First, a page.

Growth Trends for Related Jobs
Ultrasound technicians, who are also called diagnostic medical sonographers, use high-frequency sound waves to capture images inside the body. Their images can reveal the development of babies inside the wombs of mothers or problems with internal organs. Ultrasound technician jobs are essential to the diagnosis and treatment of many health-care problems.
The 54,760 ultrasound technicians across the nation earned a mean $65,800 a year as of May 2011, according to the Bureau of Labor Statistics. The lowest earners received less than an annual $44,950, while the highest-paid made over $90,640 annually. They made less than the average $72,730 yearly earned by all health-care practitioners and technicians, but the broader category also included doctors and surgeons, which were some of the best-paid occupations in the country. Ultrasound technician salaries were far higher than the mean wages for all workers, which ran $45,230 per year in 2011.
Technicians looking for the most jobs found them in areas with high populations. Among states, California showed the most opportunities with 5,320 positions. It also had the best wages at $81,750 per year. Second for salaries was Oregon, with averages at a yearly $80,190. Among cities, the most populous New York City had 2,210 technicians averaging $64,880. However, the best pay was in the San Jose, California, metro area, the center of high-tech and high living costs. Average wages here were $104,130 per year. Vallejo, California, about an hour north by car, showed the second highest wages among metro areas, averaging $102,020 yearly.
The profession requires post-secondary training, which is available from one-year certificate programs for existing health-care workers, such as nurses. Most technicians have associate degrees, and a few go on for bachelor’s degrees. Most employers prefer professional certification in particular specialties, which requires an accredited education and passing an exam. Technicians looking for the most opportunities found them in general medical and surgical hospitals, and in doctors’ offices. The former had 32,900 workers, averaging $65,870 per year. The latter offered 12,920 jobs at a mean annual $66,050. The best pay came from colleges, universities and professional schools, averaging $74,540 yearly.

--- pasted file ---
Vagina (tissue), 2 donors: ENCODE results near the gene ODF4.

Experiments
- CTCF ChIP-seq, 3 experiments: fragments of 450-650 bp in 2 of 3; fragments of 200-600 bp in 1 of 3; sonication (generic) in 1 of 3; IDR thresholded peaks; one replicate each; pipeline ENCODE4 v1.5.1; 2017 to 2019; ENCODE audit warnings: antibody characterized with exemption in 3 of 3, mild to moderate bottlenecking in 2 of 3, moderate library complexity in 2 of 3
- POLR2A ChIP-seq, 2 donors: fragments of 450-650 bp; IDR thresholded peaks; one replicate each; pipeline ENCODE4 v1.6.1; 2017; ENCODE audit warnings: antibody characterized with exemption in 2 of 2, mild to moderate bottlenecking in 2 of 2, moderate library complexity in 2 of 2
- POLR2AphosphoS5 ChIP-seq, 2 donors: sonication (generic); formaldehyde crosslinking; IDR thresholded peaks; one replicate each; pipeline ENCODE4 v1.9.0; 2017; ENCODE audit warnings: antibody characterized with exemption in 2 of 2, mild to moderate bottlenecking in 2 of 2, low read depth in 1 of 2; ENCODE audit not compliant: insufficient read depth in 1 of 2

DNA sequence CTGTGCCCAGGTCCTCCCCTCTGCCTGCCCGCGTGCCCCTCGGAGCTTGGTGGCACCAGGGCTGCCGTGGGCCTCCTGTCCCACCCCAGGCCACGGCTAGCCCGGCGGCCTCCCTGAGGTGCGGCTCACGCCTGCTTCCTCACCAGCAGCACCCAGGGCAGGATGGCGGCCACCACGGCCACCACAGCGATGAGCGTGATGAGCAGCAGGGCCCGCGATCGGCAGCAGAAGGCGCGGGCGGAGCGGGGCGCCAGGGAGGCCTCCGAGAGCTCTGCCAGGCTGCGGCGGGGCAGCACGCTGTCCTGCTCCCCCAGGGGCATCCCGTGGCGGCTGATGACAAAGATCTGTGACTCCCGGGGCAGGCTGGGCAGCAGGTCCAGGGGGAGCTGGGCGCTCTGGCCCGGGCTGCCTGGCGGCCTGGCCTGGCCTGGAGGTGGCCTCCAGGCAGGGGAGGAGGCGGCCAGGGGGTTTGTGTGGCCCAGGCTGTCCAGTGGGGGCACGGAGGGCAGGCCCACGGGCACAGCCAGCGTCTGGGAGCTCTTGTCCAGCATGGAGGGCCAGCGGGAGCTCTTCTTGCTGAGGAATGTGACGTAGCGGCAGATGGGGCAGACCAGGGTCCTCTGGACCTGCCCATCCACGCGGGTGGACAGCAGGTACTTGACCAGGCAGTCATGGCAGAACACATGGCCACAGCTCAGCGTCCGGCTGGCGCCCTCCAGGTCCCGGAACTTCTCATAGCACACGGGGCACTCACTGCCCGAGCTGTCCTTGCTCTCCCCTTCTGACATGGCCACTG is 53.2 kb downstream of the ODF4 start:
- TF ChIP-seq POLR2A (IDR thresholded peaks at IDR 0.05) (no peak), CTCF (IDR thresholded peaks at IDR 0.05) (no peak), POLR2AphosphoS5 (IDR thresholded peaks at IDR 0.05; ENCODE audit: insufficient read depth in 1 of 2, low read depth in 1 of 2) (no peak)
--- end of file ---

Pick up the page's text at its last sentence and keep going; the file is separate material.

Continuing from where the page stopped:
The BLS expects jobs for ultrasound technicians to jump by 44 percent from 2010 to 2020, which is faster than the 26 percent expected for all health practitioners and more than three times the 14 percent average projected for all U.S. occupations. More patients and doctors are choosing ultrasound technology as a less-costly diagnostic alternative that also avoids radiation exposure. In addition, an aging Baby Boom population will suffer from medical conditions that require sonographers to diagnose and treat. Professionals who receive certification in more than one specialty will find the best job opportunities.
- U.S. Bureau of Labor Statistics: What Diagnostic Medical Sonographers Do
- U.S. Bureau of Labor Statistics: Wages for Diagnostic Medical Sonographers
- U.S. Bureau of Labor Statistics: U.S. Wages
- U.S. Bureau of Labor Statistics: How to Become a Diagnostic Medical Sonographer
- U.S. Bureau of Labor Statistics: Job Outlook for Diagnostic Medical Sonographers
Aurelio Locsin has been writing professionally since 1982. He published his first book in 1996 and is a frequent contributor to many online publications, specializing in consumer, business and technical topics. Locsin holds a Bachelor of Arts in scientific and technical communications from the University of Washington.
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